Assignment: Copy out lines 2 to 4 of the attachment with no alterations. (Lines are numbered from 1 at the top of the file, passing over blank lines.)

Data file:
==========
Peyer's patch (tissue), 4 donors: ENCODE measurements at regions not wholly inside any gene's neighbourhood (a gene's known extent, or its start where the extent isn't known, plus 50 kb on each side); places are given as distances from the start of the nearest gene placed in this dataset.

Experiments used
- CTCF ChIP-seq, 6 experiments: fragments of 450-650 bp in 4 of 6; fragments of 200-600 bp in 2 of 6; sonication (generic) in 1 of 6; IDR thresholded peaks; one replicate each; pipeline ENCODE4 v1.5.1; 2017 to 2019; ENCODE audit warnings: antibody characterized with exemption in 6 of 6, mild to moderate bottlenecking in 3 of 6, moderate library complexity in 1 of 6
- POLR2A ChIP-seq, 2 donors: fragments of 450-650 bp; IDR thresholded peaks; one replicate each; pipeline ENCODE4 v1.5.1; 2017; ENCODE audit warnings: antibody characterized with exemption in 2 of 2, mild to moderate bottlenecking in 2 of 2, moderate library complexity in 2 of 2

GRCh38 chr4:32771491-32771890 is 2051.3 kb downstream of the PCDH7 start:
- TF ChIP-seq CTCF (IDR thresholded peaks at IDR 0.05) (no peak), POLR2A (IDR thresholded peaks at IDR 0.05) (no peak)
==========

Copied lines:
Experiments used
- CTCF ChIP-seq, 6 experiments: fragments of 450-650 bp in 4 of 6; fragments of 200-600 bp in 2 of 6; sonication (generic) in 1 of 6; IDR thresholded peaks; one replicate each; pipeline ENCODE4 v1.5.1; 2017 to 2019; ENCODE audit warnings: antibody characterized with exemption in 6 of 6, mild to moderate bottlenecking in 3 of 6, moderate library complexity in 1 of 6
- POLR2A ChIP-seq, 2 donors: fragments of 450-650 bp; IDR thresholded peaks; one replicate each; pipeline ENCODE4 v1.5.1; 2017; ENCODE audit warnings: antibody characterized with exemption in 2 of 2, mild to moderate bottlenecking in 2 of 2, moderate library complexity in 2 of 2